Seven universities in Australia are at “high financial risk” as a result of a cash crunch that could stem from a loss of revenue linked to international students, new analysis shows.

While most Australian universities have adequate cash and investment reserves to weather the financial impact of Covid-19, the “longer term prospects are grim”, research by academics at the University of Melbourne has found.

Ian Marshman and Frank Larkins, honorary fellows of the Melbourne Centre for the Study of Higher Education, identified seven institutions at which a downturn in revenue from foreign students risks exceeding available reserves. These are: Monash University, RMIT, University of Technology Sydney, La Trobe, Central Queensland and Southern Cross University, and the University of Canberra.

The findings were published as La Trobe, situated in Melbourne, confirmed it had sparked talks with three banks around a lifeline and began discussions with staff about voluntary redundancies.  

Two of the universities most at risk – Southern Cross and Canberra – have “very low” levels of available cash and investment reserves, according to the research, the authors of which said “this adds to their financial vulnerability”.

Out of 38 universities analysed, 13 faced “medium” financial risk, the study said, while the remaining 18 – comprising nearly half of the sector – faced “management risks that are of lower severity”.

“The adverse consequences of the Covid-19 pandemic on the university sector are both immediate and can be anticipated to endure for many years,” wrote Marshman and Larkins. “Some strategic policy choices that will need to be made to varying degrees by universities to mitigate predicted losses are discussed.

“These choices are likely to result in changes to sector-wide operational practices more profound than anything experienced since the establishment of the unified national system in the early 1990s.”

The stark revelations follow numerous warnings from Australian universities about the adverse financial effects of a fall in the number of international students who make up a multibillion-dollar sector because of the pandemic. Deakin University called for voluntary redundancies after it forecasted a A$110 million drop in revenue for this year; the University of New South Wales has projected a A$600 million cut to income, Melbourne A$500 million, and Sydney University A$470 million.

Between 2009 and 2018, Australian universities enjoyed an unprecedented boom in international student enrolments, as revenue from foreign students grew by 260% from A$3.4 billion to A$8.8 billion.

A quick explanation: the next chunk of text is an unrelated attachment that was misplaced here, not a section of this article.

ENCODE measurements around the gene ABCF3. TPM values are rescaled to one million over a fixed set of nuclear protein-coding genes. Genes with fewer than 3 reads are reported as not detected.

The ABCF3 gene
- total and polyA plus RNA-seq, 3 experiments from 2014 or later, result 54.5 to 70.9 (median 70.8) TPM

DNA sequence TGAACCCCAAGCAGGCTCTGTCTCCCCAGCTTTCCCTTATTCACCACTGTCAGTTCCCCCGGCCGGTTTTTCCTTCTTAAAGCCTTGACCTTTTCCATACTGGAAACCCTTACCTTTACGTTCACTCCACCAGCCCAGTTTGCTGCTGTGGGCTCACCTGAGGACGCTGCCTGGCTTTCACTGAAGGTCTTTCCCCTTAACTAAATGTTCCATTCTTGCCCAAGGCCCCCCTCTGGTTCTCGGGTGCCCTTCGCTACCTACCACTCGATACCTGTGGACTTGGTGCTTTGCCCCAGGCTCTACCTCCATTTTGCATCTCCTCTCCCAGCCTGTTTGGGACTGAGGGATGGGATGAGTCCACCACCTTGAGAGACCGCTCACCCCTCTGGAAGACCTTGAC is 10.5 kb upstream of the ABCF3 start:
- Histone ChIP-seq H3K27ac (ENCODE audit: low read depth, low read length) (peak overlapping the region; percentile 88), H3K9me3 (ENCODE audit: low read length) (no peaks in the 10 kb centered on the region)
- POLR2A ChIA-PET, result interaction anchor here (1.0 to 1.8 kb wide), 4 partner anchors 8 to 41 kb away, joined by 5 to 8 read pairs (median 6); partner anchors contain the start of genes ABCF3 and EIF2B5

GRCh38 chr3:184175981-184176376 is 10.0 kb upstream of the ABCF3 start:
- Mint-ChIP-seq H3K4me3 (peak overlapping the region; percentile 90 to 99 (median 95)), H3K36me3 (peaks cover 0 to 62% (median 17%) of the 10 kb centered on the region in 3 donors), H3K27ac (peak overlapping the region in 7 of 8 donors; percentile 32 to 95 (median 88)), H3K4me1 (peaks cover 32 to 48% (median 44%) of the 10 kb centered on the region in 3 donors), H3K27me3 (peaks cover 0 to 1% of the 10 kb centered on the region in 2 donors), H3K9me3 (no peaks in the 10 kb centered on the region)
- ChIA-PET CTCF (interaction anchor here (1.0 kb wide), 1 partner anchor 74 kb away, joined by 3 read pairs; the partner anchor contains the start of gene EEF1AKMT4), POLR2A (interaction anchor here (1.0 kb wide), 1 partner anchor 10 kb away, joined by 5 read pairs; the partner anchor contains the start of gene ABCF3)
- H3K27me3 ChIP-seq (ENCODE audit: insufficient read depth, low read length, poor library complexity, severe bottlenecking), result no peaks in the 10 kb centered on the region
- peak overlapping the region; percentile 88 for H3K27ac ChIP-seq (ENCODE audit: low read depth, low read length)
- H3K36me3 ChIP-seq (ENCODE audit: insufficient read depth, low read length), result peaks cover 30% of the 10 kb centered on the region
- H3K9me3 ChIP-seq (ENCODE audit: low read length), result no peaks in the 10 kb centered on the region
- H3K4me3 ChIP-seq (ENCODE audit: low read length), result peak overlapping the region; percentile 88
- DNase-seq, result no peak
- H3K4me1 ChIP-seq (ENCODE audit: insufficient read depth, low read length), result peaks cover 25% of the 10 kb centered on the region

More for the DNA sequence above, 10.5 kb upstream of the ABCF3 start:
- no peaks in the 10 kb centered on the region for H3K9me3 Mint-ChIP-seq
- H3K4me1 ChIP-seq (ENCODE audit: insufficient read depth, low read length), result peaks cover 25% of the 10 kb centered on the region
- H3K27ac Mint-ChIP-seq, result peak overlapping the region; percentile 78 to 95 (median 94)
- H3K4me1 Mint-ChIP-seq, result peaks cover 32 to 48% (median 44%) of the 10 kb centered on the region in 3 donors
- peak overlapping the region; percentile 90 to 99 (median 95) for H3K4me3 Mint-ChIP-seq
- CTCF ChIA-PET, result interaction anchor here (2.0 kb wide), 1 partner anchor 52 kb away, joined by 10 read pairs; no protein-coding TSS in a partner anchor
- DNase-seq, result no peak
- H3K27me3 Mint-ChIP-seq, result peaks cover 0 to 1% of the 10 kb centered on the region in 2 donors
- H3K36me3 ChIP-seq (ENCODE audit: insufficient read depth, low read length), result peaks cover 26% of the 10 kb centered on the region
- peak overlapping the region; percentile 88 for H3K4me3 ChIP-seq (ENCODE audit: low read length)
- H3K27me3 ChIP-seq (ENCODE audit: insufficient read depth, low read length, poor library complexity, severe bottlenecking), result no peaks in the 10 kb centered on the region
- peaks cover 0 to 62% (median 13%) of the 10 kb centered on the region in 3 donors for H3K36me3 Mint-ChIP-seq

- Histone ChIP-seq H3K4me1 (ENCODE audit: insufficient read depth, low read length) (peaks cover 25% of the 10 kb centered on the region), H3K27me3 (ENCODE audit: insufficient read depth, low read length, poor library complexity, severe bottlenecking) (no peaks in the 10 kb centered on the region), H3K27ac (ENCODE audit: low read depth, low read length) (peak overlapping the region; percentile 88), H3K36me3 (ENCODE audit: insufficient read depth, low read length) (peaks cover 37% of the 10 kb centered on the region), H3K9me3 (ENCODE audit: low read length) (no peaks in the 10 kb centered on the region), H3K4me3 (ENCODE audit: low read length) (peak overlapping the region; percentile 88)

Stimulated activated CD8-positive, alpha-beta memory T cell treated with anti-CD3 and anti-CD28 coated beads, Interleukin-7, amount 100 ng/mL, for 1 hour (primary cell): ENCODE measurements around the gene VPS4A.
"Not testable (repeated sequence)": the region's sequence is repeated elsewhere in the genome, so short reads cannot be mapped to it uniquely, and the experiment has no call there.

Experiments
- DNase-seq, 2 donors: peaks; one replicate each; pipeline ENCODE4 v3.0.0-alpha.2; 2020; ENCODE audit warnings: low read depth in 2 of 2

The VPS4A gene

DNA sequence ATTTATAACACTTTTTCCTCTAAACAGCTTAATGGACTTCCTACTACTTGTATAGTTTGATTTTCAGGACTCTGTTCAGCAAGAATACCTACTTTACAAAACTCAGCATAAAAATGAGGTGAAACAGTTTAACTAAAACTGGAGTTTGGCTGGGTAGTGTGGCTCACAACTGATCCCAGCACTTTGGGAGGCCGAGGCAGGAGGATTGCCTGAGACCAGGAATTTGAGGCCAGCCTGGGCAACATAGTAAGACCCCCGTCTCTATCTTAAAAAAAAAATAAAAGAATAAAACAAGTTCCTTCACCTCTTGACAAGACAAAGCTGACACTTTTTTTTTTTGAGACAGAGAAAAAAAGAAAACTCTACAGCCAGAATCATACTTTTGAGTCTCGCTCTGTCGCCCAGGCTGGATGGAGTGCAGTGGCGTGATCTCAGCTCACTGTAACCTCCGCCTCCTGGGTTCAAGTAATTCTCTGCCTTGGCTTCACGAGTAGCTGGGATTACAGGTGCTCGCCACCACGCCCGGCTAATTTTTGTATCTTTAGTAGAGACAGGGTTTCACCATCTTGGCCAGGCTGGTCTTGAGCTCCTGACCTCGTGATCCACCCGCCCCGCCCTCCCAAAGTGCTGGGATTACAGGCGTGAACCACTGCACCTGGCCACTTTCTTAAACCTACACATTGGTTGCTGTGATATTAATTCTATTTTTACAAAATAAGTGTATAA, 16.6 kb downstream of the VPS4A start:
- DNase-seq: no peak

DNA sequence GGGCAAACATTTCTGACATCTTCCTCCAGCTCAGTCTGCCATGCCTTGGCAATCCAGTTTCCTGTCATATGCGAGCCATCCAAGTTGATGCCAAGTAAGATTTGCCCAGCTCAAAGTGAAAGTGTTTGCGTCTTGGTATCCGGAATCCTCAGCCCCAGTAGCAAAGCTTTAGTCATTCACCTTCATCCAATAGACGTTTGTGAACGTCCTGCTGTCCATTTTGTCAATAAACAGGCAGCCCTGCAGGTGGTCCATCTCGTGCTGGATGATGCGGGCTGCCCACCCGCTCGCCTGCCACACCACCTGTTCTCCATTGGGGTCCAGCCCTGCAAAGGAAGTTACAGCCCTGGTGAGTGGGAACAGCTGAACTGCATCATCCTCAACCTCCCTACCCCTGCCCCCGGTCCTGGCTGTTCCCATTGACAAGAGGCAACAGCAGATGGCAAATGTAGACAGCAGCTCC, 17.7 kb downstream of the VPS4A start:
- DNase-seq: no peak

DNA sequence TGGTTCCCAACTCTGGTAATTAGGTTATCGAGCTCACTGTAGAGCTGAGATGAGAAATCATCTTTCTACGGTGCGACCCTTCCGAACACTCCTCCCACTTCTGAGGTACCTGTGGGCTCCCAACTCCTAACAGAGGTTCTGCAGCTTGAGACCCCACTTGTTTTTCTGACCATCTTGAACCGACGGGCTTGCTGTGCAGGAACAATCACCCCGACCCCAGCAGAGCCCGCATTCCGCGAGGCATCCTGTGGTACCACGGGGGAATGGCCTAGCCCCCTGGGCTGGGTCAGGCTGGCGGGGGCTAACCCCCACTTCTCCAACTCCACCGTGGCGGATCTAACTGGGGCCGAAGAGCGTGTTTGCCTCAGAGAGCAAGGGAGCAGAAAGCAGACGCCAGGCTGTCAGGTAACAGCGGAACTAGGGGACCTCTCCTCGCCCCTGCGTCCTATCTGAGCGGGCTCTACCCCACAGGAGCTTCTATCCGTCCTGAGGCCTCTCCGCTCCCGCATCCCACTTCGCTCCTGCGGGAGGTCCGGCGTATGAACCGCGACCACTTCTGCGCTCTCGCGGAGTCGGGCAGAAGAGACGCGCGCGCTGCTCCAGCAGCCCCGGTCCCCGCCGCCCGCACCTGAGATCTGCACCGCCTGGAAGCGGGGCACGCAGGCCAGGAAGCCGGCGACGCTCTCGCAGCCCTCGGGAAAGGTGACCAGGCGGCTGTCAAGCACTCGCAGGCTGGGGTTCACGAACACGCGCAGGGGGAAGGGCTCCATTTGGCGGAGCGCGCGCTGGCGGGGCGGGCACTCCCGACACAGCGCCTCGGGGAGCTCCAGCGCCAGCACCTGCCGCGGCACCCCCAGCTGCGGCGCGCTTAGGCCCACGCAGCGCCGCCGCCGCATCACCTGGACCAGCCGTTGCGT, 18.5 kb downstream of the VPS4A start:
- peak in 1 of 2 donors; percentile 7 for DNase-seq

But Australia’s market-based higher education system, in which universities rely heavily on tuition fees and less so on state handouts, has seen institutions become “increasingly reliant” on international student fee income to fund teaching, research and capital infrastructure programmes, Marshman and Larkins said.

Their modelling suggests that, as a result of the Covid-19 pandemic, Australia’s universities will lose international student fee revenue amounting to A$18 billion by 2024.

Even under what the pair calls an “optimistic scenario”, international student enrolments will not return to pre-pandemic levels until the same year.

Regional universities, given their relatively smaller cohorts of international students, are expected to be “less exposed financially” to a drop in enrolments, Marshman and Larkins said.

However, few institutions have sufficient operating margins or reserves to withstand a sustained reduction in international fee revenue, the researchers said.

“Without significant increases in public funding (which is unlikely), each university will, to varying degrees, need to identify and build additional revenue streams, and/or significantly reduce spending,” Marshman and Larkins said.

Among measures being implemented by universities to offset losses, according to the academics’ findings, are the delaying or scaling back of uncommitted capital projects; asset sell-offs; reviews of campus operations; programme cuts and subject streamlining; and pay and job reviews.

“Given employee costs represent 57% of total university spending, further reductions in this area are inevitable to reflect the decline in student enrolments,” said Marshman and Larkins. “Each university may also need to adjust its workforce capability to meet changed future requirements.”

At the same time, universities will need to continue investing in digital education, the pair said, as well as new forms of student experience “capable of attracting and retaining both domestic and international market share” in a post-pandemic era.

“Covid-19 will test the resilience of all Australian universities in a manner rarely – if ever – seen before,” said Marshman and Larkins. “Not all 38 universities will emerge from the pandemic in their current form.”

Date published: 3 June 2020

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